SAN ANTONIO - As funeral director Tony Hendricks escorted the family of the late Rev. James L. Sanders into his office at Lewis Funeral Home, Sanders' youngest daughter, Stephanie Morris, was crying.

"It's just hard to accept this," she said of her father, the pastor of Memorial Missionary Baptist Church on the West Side for 33 years. "I felt like it would never end. I thought it would end a different way."

Hendricks handed Morris a box of tissues. Before the rustle of contracts, casket selection and other arrangements took place he offered some advice.

"The reverend was a good man," Hendricks said. "I lost my mother and father, and I didn't know what I was going to do. Pray. Prayer soothed me."

His reassuring manner echoed back to the early 20th century, when founder Frank E. Lewis comforted clients at a two-room house on the East Side. He did the embalming and gravesite preparation himself and taught the trade to his stepson and successor, Vernon E. Larremore, who passed the lessons to later generations.

The owners recently marked the 100th anniversary of what they say is the oldest family-owned African-American business in San Antonio.

A centennial is a rare occurrence for a black-owned mortuary, said Gregory Burrell, vice president of the National Association of Funeral Directors and Morticians.

"It's a milestone for any black business to be around for 100 years and still be viable," said Burrell, who runs the Terry Funeral Home in Philadelphia. "That's the kind of succession plan we'd like to see in the African-American community."

Much has changed since the era when funeral homes were almost as key an institution as churches in black neighborhoods. Back then, a funeral cost $20, and cremations were rare. Today, a funeral costs between $3,500 and $5,000, and it performs up to 60 cremations a year.

Lewis' business grew as it moved to locations on North Center and South Hackberry streets. It also weathered the wave of corporate buyouts of smaller funeral homes in the 1990s and the migration of clients across the city.

The one constant over the years, said Robert Washington, president and nephew of Larremore's wife, is that the business has always been "an open door to the black community."

Many employees have worked together for decades. Washington started as an apprentice at age 19 in 1960. He hired chief embalmer James Bryant Sr. in 1973. His right-hand man, manager Clarence Baines, started in the early 1970s at the age of 14.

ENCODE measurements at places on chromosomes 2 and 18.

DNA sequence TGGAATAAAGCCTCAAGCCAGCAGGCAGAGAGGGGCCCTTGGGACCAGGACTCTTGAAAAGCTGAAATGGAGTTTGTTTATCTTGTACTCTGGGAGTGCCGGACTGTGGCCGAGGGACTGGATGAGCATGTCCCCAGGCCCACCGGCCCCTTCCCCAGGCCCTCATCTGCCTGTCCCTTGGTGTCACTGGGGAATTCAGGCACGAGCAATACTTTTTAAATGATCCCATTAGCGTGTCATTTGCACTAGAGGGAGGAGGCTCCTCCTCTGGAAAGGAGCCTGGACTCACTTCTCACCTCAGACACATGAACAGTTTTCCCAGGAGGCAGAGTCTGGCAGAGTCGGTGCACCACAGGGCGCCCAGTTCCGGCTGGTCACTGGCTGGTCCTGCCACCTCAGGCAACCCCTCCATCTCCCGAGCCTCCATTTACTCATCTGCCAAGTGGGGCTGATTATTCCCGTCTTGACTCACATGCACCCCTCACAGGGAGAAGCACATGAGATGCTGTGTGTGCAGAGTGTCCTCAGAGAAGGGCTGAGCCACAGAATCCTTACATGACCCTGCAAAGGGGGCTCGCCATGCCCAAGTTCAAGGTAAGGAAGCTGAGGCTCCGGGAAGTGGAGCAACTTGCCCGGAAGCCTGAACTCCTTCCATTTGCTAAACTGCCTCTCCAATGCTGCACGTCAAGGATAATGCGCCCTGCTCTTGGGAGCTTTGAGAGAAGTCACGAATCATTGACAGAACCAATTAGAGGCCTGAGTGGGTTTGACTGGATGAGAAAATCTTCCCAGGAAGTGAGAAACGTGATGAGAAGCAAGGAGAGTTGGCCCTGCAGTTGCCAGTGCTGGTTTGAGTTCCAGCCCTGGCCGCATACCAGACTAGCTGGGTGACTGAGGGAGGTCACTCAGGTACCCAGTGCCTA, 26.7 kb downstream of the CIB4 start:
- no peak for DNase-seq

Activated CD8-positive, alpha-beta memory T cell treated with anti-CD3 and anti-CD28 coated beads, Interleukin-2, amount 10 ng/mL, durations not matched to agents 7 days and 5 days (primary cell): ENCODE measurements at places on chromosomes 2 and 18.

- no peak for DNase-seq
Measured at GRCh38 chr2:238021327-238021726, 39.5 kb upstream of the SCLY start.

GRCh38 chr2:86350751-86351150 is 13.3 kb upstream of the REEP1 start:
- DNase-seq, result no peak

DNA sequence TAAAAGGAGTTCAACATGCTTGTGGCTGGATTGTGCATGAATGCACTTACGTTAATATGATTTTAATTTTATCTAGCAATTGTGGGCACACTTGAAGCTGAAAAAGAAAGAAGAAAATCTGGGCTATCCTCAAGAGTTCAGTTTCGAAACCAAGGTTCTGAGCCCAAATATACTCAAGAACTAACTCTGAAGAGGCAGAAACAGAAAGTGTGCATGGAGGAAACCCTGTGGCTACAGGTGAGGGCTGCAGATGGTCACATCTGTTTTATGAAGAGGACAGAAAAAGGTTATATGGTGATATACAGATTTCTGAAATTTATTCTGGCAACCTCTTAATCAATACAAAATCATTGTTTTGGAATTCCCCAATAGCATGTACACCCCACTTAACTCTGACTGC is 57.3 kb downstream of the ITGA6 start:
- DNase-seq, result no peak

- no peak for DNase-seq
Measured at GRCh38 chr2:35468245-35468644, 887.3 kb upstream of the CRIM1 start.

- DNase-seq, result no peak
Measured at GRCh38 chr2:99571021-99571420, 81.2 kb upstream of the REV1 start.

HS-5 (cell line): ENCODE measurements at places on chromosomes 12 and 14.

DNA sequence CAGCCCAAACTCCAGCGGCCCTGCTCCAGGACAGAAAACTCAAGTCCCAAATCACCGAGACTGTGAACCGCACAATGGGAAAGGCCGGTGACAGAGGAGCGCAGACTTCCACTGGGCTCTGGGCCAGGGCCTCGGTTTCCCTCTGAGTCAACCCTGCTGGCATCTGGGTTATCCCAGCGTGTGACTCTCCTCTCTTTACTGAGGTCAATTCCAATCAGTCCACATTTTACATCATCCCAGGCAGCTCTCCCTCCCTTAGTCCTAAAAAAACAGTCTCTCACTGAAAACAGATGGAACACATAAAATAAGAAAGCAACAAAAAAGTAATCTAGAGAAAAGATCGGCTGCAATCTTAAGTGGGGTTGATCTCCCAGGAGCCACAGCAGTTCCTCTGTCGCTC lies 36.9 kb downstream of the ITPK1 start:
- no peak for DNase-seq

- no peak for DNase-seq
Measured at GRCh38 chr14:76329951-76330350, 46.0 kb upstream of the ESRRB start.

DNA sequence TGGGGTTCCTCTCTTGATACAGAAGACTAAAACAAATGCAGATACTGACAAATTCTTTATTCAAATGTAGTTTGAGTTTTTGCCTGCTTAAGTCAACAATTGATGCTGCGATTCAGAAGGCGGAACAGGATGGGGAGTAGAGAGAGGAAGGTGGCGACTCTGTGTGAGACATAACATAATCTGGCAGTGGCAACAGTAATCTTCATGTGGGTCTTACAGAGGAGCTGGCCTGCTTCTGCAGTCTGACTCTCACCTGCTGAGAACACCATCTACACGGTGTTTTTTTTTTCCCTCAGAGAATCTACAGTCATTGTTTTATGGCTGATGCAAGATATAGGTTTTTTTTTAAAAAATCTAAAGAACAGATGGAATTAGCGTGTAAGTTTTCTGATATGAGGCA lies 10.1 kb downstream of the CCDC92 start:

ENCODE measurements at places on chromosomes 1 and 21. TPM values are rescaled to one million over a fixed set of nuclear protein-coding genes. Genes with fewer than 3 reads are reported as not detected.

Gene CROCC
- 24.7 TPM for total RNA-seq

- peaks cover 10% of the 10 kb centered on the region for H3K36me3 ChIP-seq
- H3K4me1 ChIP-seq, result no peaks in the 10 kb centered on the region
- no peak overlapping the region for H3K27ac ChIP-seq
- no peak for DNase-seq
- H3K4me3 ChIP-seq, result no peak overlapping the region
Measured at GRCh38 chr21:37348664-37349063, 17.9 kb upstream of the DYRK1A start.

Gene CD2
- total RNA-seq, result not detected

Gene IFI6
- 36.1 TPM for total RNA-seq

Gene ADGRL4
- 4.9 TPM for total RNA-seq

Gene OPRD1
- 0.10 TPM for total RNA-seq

They consider what they do a calling.

Bryant, who trained Hendricks, has wanted to be a mortician since he was 5. On Saturday mornings he'd slip on his Sunday suit and bow tie to conduct services for the dearly departed insects and birds in his backyard. His tricycle was his hearse.

As an adult, he favors blue scrubs. His eyes widen when he talks about his job and the people he works with, and his mission to "leave families with an image of loved ones that match their memories."

Bryant said he's proud to have a hand in preparing the next generation of morticians. For 29 years, he's trained interns from the San Antonio College Mortuary Science program. His colleague, Deborah "Dee" Osuna, is a former intern.

The clientele at Lewis includes families who have been repeat customers since the firm's founding. Staffers know many of the deceased as old classmates, neighbors and church members.

As Sanders' family gathered at the funeral home to make arrangements last January, a son-in-law, the Rev. E.J. Morris, pastor of Memorial Missionary Baptist Church, said one reason they chose Lewis is that Hendricks knew Sanders' history in the community.

In the next room, Sanders' goddaughter Delores McClure hugged one of Sanders' granddaughters as the family chose a smoky gray casket.

"He's not going to be laying in this," McClure said. "He's already laying in the presence of the Lord."

More than 350 people packed West End Baptist Church on Culebra Road for Sanders' funeral. Hendricks guided the family to the open coffin and Stephanie Morris lingered, gently touching her father for the last time.

"Some of us are here because somebody died," Morris said from the pulpit, backed by three dozen pastors in the choir section. "Most of us are here because somebody lived."

As the eulogy continued, Morris snapped small jabs in the air that grew to a wide sweeping of his arms. The pastors cheered him on, shouting, raising their arms.

Below the pulpit, Baines quietly lifted a palm, a signal for Hendricks and Rodrigus "Baby Boy" Knight to prepare the casket for the hearse.

Hendricks drove the lead limousine as the procession wound through the city. A woman waiting for a bus bowed her head and made the sign of the cross. Motorcycle police blocked traffic as cars turned onto Fredericksburg Road. A man on Hildebrand Avenue pulled off his hat and pressed it to his heart.

The procession entered Fort Sam Houston National Cemetery.

"Thank you for allowing the Lewis Funeral Home to be a part of this home-going celebration." Hendricks said at the close of the funeral. "It was truly a blessing."

Days before, Hendricks had leaned over the remains of an older man in a gray suit, dabbing brown makeup with a brush. He applied foundation to the man's face, eyeing a photograph to match the color.

"He looks good," Bryant said, smoothing the man's white hair back with his hand. "Thank you sir," Hendricks added as Osuna straightened the man's tie.

It was the same type of care they extended to Sanders, quibbling over details such as the right height of the body and placement of fingers on the Bible. It was the kind of care that brought the ultimate compliment from his family.

"They did my father justice," Stephanie Morris said. "Everything was in place. I was happy to see his final resting place and that he was taken care of, because we took care of him."

Vincent T. Davis,

San Antonio Express-News

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